Brown vows to curb entry of doctors, professionals into the UK
November 12, 2009
UK prime minister Gordon Brown on Thursday pledged to curb the entry of doctors and other professionals from outside the European Union (EU) into the UK in a new crackdown on immigration, a move likely to adversely impact thousands of Indians, reports PTI.
Indians in the UK are the largest community outside of Asia percentage-wise, and the second largest population-wise, only surpassed by the US. However, they are closely followed by Canada.
Signalling a major shift in the Labour government's immigration policy, the prime minister vowed to 'stem (the) rising tide of migration'. He said his government plans to restrict the points-based system for determining which migrants can work in Britain.
"One of the reasons that immigration will fall is the tightening of the new points system and it will continue to tighten over the next few months," Brown told the Daily Mail in an interview ahead of a major speech on immigration today.
While insisting that immigration had been a source of "economic, social and cultural strength" for Britain, Brown said the points-based system, introduced last year to control the entry of non-EU citizens into the UK by grading applicants on the skills they can offer the country, would be further toughened.
In a major policy change, Brown is expected to announce that the door is being closed to non-EU hospital consultants, civil engineers, aircraft engineers and ship officers, the report said. "I know people worry about whether immigration undermines their wages and the job prospects of their children and they also worry about whether they will get a decent home for their families," he underlined.
Brown pledged to tighten the new points-based entry system before the next general election in June next year as large-scale immigration had put key public services in the country under severe strain and may be turned into a key electoral issue by the right wing anti-immigrant parties.
The Labour government has faced controversy as the local doctors have struggled to find employment. Last week, home secretary Alan Johnson admitted ministers had failed to grasp growing public concern about the pressures on jobs and public services.
"I understand people's concerns when they hear suggestions that levels of immigration are going to rise. Especially in difficult economic times, people have concerns," said Brown, who is preparing for a tough electoral battle with the Conservative Party which is ahead in most opinion polls. He said British citizens want "to be assured that the system is tough and fair".
"They want to be assured that newcomers to the country will accept their responsibilities...Obey all the laws, speaking English is important, making a contribution," he underlined. "We ask people to show that they abide by our laws, we ask people to show that they understand our constitution and our democracy, we ask people to show that they understand the values of liberty, fair play and responsibility," Brown was quoted as saying by the British tabloid.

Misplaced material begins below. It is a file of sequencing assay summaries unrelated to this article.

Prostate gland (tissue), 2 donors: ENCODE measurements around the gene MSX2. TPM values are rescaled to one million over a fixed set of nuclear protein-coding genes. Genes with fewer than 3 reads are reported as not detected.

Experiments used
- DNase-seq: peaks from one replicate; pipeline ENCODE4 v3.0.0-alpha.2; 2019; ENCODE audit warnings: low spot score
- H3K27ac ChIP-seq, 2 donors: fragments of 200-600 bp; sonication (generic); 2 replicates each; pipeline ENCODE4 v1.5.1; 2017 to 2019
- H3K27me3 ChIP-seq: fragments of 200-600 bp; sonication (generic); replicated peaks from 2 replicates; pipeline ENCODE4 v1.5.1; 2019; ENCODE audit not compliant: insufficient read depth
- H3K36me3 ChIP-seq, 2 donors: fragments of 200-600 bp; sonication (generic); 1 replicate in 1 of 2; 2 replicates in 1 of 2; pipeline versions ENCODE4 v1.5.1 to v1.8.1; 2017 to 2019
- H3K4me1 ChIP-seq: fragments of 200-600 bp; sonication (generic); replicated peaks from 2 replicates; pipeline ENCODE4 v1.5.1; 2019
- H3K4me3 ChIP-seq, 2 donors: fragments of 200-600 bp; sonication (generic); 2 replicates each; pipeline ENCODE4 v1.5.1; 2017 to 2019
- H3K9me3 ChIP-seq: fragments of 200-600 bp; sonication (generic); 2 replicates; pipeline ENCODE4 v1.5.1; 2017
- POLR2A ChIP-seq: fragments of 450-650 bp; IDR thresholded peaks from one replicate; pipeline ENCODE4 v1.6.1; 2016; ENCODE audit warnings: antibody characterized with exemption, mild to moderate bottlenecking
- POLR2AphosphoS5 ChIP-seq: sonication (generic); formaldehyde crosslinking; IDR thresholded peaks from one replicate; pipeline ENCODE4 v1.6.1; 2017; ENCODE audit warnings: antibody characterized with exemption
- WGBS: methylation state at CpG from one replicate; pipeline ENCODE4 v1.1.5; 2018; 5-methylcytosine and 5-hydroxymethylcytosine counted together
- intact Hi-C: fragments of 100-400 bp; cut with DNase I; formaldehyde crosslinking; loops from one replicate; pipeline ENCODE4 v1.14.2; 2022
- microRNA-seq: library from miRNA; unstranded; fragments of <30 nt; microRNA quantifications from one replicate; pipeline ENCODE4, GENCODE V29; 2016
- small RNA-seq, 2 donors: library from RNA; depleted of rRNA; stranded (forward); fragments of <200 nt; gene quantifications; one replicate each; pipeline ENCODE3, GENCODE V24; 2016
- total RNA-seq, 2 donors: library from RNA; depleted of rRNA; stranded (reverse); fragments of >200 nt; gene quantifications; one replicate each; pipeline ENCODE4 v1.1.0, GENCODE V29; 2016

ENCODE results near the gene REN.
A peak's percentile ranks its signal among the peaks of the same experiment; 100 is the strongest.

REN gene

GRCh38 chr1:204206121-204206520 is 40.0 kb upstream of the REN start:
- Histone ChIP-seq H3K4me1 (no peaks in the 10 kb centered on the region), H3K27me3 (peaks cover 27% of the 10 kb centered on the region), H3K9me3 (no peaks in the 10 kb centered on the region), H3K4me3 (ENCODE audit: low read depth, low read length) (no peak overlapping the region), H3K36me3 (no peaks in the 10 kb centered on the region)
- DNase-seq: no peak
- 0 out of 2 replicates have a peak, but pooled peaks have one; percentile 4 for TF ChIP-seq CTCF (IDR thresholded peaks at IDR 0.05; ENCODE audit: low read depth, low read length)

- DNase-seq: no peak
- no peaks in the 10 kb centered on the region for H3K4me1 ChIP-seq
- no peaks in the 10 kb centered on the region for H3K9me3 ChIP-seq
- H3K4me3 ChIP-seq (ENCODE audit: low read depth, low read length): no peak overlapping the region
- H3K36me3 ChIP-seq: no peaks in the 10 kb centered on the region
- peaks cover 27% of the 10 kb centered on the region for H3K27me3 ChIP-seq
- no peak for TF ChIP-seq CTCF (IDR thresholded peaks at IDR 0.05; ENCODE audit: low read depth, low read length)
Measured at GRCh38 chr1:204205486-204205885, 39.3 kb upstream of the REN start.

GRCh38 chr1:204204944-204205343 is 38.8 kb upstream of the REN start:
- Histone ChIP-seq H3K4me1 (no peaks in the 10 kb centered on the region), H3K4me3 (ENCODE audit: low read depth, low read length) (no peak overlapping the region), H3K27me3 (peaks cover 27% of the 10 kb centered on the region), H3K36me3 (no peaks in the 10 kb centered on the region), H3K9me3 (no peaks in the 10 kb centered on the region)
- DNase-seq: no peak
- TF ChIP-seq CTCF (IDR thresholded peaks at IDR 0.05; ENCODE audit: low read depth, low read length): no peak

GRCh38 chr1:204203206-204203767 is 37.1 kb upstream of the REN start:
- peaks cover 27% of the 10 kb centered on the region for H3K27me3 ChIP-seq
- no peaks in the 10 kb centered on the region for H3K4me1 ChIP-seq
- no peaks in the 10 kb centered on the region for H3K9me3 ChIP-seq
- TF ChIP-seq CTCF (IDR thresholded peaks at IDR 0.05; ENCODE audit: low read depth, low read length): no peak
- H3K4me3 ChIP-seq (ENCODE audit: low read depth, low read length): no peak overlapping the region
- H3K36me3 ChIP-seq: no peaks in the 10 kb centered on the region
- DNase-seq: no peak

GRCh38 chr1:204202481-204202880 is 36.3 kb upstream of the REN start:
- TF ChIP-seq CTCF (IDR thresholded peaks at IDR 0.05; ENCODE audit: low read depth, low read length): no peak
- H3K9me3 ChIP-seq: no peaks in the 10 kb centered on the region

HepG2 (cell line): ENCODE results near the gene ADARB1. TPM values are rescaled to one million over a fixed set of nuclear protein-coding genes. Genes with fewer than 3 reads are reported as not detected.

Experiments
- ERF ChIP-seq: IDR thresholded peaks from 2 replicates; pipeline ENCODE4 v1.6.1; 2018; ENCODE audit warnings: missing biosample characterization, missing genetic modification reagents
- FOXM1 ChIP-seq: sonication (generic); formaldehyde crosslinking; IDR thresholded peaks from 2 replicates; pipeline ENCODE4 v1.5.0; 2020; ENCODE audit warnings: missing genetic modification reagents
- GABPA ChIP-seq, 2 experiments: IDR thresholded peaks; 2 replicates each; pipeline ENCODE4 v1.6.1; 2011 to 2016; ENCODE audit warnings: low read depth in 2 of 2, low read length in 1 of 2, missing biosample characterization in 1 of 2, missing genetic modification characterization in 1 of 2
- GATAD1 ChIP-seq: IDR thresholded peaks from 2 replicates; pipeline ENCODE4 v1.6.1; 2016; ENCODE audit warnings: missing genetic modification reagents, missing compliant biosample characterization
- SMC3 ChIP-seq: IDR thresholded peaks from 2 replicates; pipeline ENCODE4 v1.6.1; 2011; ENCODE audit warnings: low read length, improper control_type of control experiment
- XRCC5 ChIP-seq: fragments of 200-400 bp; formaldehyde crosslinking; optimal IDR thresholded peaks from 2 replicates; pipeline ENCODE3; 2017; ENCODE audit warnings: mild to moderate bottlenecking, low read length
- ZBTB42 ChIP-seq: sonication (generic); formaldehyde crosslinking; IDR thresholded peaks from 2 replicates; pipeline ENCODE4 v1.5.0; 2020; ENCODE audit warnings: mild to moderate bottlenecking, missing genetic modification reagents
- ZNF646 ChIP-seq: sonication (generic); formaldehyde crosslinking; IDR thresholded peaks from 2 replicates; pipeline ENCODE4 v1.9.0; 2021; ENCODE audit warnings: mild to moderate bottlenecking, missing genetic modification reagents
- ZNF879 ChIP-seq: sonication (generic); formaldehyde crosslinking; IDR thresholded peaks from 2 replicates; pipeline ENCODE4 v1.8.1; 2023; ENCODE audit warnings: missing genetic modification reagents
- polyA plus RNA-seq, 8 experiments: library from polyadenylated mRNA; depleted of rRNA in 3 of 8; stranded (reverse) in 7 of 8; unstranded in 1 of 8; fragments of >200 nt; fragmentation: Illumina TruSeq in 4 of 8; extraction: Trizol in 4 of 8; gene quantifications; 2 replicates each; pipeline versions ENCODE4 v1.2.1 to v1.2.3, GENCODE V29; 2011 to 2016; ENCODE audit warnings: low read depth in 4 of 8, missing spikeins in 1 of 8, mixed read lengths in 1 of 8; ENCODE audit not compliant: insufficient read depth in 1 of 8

Brown said the latest assessments were that net migration, which hit more than 2,90,000 in 2005, has fallen by more than 40% over the last year—and pledged it would fall further.
He said this is "not an arbitrary cap". "We are going to be setting out a programme for making sure that we in Britain can train our British youth and British workers who are looking for jobs," Brown said.
Earlier in August, Phil Woolas, the British minister for border and immigration, had said, "'The fall in net migration is further proof that migrants come to the UK for short periods of time, work, contribute to the economy and then return home. Our new flexible points based system gives us greater control on those coming to work or study from outside Europe, ensuring that only those that Britain need can come."
'We are rolling out ID cards to foreign nationals, we have introduced civil penalties for those employing illegal workers and from the end of next year our electronic border system will monitor 95 per cent of journeys in and out of the UK," Woolas said.
According to the April 2001 UK National Census, there were 1,051,800 people of Indian origin in the UK. Sikhs comprise 45% of the population, Hindus 29%, Muslims 13%, Christians nearly 5%, with the remainder made up of Jains (15,000), Parsis (Zoroastrians), Buddhists and those who stated that they follow no religion.
Following continuous trend (including those of mixed Indian ancestry), in 2008 there were likely to be well over 1,600,000 Indian people in the UK.
Indian culture has been constantly referenced within wider British culture, at first as an 'exotic' influence in films like My Beautiful Laundrette, but now increasingly as a familiar feature in films like Bend It Like Beckham. Indian food is now regarded as part of the British cuisine. -Yogesh Sapkale[email protected]